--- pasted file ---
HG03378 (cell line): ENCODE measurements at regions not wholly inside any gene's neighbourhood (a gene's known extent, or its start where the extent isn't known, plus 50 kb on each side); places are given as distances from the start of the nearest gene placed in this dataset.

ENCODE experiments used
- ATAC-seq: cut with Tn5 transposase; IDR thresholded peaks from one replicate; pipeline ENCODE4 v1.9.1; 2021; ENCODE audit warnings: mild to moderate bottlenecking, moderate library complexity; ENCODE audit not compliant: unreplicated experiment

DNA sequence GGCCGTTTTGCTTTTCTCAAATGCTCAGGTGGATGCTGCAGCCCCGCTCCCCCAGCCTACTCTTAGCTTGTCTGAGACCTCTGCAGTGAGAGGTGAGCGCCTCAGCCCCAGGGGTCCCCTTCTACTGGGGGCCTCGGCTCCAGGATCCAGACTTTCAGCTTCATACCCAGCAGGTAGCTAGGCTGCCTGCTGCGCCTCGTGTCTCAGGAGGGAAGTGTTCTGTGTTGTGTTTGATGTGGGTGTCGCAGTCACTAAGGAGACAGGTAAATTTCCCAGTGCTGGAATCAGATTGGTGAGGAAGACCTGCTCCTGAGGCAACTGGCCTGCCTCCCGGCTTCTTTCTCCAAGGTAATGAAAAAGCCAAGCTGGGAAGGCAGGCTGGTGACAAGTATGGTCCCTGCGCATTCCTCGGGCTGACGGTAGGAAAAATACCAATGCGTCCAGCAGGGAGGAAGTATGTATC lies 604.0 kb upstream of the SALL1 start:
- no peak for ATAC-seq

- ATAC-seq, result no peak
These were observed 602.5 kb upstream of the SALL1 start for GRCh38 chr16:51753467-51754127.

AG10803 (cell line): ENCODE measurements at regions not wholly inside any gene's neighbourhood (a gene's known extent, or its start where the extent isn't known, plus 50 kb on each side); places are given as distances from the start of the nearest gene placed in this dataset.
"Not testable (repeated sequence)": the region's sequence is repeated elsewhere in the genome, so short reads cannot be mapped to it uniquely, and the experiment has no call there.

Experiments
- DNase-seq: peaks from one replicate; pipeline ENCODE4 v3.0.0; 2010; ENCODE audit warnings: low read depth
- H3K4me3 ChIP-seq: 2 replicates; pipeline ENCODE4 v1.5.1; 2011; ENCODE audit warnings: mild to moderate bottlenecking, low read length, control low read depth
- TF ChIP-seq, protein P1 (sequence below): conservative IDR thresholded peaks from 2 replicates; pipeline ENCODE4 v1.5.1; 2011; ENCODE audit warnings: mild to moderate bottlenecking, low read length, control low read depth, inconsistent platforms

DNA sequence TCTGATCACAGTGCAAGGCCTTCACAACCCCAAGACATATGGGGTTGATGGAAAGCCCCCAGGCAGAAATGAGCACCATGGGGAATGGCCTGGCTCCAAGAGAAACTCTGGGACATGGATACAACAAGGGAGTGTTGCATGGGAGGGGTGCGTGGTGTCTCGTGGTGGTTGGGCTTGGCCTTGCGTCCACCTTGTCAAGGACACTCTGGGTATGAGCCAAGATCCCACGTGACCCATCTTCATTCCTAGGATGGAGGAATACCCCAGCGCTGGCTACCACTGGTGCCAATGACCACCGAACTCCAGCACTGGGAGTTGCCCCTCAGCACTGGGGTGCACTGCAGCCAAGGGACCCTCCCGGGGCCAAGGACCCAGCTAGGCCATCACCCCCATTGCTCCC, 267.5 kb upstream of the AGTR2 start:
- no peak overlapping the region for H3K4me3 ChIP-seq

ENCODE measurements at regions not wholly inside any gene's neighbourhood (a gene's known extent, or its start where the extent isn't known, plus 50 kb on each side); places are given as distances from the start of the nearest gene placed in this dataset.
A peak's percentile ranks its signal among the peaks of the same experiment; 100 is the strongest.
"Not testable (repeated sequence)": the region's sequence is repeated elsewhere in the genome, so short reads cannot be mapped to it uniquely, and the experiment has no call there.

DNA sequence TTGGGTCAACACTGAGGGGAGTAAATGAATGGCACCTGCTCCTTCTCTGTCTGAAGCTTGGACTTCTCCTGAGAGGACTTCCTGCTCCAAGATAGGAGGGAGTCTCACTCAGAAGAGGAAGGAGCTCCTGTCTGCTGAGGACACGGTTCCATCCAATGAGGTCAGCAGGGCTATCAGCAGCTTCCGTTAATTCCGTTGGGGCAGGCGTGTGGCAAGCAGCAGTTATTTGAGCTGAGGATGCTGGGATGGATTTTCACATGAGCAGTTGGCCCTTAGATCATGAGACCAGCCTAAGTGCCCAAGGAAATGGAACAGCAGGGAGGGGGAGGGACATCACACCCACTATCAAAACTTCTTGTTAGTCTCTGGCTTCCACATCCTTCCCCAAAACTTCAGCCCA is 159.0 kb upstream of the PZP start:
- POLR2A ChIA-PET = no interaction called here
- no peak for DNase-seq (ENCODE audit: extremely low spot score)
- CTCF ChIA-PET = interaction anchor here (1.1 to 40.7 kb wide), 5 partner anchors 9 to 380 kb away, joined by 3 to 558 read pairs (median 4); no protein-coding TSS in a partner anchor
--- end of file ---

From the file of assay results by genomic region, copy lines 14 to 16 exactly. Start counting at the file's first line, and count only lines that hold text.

DNA sequence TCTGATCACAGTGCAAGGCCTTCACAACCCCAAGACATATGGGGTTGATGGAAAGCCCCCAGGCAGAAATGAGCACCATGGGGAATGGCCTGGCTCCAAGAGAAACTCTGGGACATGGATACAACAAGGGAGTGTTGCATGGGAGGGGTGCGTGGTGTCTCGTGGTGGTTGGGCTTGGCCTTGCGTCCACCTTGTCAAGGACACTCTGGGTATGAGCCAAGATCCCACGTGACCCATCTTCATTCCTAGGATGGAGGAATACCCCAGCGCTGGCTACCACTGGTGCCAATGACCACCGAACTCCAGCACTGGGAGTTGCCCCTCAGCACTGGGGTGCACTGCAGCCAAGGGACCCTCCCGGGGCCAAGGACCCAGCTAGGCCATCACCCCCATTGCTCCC, 267.5 kb upstream of the AGTR2 start:
- no peak overlapping the region for H3K4me3 ChIP-seq

ENCODE measurements at regions not wholly inside any gene's neighbourhood (a gene's known extent, or its start where the extent isn't known, plus 50 kb on each side); places are given as distances from the start of the nearest gene placed in this dataset.